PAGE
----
Michelle Isenhoff

Grumpy Badger's Christmas, by Paul Bright, illus. by Jane Chapman, Book Review

613U71JyMzL__SL500_AA300_My literary interests don’t usually extend to picture books, but every now and again one tickles my fancy. Such is the case with Grumpy Badger’s Christmas. Deep in the forest, all the animals are decorating for the holidays, but Grumpy Badger just wants to be left alone. He checks and rechecks his spring provisions and settles into a cozy bed. But three visitors interupt his nap, and a community crisis finally changes his attitude.
The story elements shadow Charles Dicken’s A Christmas Carol. We have Scrooge in the form of Grumpy Badger, three nighttime visitors, a needy public and a final reformation. It’s cute, predictable, and satisfying; appealing qualities for young readers.
It is the pictures, however, that won me over. Jane Chapman creates the most becoming forest scenes, with textured, snowy backgrounds and adorable animals who look as if they might jump right off the page and offer their hand in greeting. She brings to life a forest community in such detail that I find myself wistfully longing to become a part of it. The kid in me wants to join the festivities in the clearing and explore the quaint dwellings. I’d love to peek into Badger’s snug little tree home and perhaps share one of his goodies over a cup of tea. The characters are so beautiful, so animated, that I’m quite certain I could become good friends with each of them.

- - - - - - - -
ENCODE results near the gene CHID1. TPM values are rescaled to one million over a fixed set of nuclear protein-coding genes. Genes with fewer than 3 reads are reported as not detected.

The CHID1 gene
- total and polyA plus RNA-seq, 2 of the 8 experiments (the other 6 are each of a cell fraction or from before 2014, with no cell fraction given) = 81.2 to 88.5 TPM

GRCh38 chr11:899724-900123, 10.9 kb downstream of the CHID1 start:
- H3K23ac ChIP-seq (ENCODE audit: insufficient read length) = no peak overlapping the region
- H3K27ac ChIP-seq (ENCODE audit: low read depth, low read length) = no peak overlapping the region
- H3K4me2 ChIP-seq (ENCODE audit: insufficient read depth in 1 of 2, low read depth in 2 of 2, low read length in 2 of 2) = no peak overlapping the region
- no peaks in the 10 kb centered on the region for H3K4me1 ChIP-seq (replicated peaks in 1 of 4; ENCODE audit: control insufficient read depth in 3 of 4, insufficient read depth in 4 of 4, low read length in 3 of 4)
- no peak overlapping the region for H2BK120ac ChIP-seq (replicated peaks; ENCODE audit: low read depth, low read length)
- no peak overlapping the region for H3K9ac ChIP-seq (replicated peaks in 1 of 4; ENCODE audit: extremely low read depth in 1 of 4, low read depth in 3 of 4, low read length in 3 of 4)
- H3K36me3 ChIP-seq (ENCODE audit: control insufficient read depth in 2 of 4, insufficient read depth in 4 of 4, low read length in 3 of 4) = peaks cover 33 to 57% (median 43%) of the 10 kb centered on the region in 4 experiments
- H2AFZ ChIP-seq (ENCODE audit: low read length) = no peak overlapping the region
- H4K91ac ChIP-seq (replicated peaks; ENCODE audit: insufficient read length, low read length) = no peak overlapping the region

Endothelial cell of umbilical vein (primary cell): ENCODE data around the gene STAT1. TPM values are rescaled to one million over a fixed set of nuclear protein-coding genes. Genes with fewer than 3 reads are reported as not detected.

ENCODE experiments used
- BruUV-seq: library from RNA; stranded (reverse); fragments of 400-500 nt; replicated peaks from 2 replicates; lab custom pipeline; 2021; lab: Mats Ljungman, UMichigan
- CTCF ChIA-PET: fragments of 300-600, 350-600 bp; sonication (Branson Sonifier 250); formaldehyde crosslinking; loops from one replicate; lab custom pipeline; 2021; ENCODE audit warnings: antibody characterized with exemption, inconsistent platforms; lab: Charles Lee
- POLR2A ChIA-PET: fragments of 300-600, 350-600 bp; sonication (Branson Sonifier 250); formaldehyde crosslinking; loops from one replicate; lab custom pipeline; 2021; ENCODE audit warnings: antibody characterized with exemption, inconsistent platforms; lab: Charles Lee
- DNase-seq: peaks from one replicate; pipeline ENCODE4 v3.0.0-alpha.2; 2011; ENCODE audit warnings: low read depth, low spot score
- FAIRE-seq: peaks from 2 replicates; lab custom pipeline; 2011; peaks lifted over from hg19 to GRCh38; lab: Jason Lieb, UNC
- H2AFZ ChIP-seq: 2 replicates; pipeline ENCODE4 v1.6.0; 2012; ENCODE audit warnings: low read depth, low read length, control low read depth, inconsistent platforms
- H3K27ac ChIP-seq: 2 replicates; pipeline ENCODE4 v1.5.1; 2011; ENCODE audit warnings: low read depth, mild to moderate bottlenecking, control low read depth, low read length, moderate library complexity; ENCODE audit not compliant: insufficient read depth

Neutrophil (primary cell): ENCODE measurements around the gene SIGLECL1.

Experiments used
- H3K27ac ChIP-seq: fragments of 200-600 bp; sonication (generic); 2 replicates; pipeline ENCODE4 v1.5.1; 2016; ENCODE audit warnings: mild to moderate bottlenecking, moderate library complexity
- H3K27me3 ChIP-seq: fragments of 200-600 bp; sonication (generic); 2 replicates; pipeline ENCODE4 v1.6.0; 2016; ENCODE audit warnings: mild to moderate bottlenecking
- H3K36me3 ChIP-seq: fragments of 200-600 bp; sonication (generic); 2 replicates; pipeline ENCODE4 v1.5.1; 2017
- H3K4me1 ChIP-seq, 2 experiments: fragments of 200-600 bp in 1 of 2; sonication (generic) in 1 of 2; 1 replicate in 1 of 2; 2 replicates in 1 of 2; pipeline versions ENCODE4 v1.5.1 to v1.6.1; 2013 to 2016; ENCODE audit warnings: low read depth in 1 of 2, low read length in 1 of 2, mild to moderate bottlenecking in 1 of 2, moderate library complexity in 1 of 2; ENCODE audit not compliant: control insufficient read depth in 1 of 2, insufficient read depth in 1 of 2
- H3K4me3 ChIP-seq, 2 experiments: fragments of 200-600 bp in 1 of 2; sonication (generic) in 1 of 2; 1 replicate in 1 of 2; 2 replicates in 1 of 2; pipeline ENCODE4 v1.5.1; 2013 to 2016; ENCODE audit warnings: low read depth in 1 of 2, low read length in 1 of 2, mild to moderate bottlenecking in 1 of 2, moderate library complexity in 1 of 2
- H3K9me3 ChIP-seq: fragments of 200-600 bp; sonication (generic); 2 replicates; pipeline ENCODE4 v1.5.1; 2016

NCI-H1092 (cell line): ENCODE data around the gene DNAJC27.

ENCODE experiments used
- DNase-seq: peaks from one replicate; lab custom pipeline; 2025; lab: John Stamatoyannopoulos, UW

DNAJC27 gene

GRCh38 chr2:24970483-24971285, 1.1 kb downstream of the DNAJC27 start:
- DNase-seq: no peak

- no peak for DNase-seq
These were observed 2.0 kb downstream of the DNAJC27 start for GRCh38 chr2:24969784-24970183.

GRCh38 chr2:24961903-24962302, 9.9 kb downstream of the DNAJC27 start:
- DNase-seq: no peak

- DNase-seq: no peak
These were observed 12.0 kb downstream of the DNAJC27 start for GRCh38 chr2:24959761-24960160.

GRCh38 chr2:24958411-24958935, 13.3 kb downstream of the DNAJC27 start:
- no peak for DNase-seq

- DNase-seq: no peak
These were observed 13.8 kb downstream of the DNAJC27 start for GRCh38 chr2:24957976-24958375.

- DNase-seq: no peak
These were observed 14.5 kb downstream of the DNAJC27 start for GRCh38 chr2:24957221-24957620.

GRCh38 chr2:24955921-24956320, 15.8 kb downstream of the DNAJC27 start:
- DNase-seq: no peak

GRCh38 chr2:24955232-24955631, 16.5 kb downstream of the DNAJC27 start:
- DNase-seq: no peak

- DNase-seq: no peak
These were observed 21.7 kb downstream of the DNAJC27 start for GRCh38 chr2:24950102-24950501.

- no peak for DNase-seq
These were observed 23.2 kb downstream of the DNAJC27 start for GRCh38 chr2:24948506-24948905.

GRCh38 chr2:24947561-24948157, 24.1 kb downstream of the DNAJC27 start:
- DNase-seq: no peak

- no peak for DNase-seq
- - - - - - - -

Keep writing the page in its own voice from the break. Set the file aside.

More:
My son must have felt the same way, because this Christmas, I’ve had to read this library book to him no less than fifteen times. And I-an adult-have enjoyed every reading. That’s a pretty sure sign of a great book.

Grumpy Badger's Christmas, by Paul Bright, illus. by Jane Chapman, Book Review
Scroll to top